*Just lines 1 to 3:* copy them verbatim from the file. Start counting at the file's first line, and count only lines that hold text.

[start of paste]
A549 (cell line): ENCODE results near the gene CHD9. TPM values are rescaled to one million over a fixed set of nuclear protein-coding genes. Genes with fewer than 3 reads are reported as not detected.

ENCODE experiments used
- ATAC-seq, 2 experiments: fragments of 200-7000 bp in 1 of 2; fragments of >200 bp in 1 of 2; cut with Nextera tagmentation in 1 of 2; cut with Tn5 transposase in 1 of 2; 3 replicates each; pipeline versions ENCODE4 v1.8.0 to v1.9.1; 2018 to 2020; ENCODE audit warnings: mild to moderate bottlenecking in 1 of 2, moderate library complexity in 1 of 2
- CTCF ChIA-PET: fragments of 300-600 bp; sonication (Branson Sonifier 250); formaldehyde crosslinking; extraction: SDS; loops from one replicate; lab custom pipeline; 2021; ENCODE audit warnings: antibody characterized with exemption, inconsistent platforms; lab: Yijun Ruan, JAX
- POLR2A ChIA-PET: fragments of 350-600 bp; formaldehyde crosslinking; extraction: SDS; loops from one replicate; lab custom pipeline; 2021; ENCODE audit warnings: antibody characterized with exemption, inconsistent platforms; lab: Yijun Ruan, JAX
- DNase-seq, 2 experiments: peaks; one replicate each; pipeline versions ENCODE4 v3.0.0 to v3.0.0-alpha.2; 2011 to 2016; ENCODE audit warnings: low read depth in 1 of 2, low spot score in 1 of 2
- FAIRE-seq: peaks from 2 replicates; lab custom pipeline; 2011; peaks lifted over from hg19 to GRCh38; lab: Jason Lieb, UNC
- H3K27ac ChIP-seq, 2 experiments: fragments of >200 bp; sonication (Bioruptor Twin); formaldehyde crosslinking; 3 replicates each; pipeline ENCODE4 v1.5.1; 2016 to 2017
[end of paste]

A549 (cell line): ENCODE results near the gene CHD9. TPM values are rescaled to one million over a fixed set of nuclear protein-coding genes. Genes with fewer than 3 reads are reported as not detected.

ENCODE experiments used
- ATAC-seq, 2 experiments: fragments of 200-7000 bp in 1 of 2; fragments of >200 bp in 1 of 2; cut with Nextera tagmentation in 1 of 2; cut with Tn5 transposase in 1 of 2; 3 replicates each; pipeline versions ENCODE4 v1.8.0 to v1.9.1; 2018 to 2020; ENCODE audit warnings: mild to moderate bottlenecking in 1 of 2, moderate library complexity in 1 of 2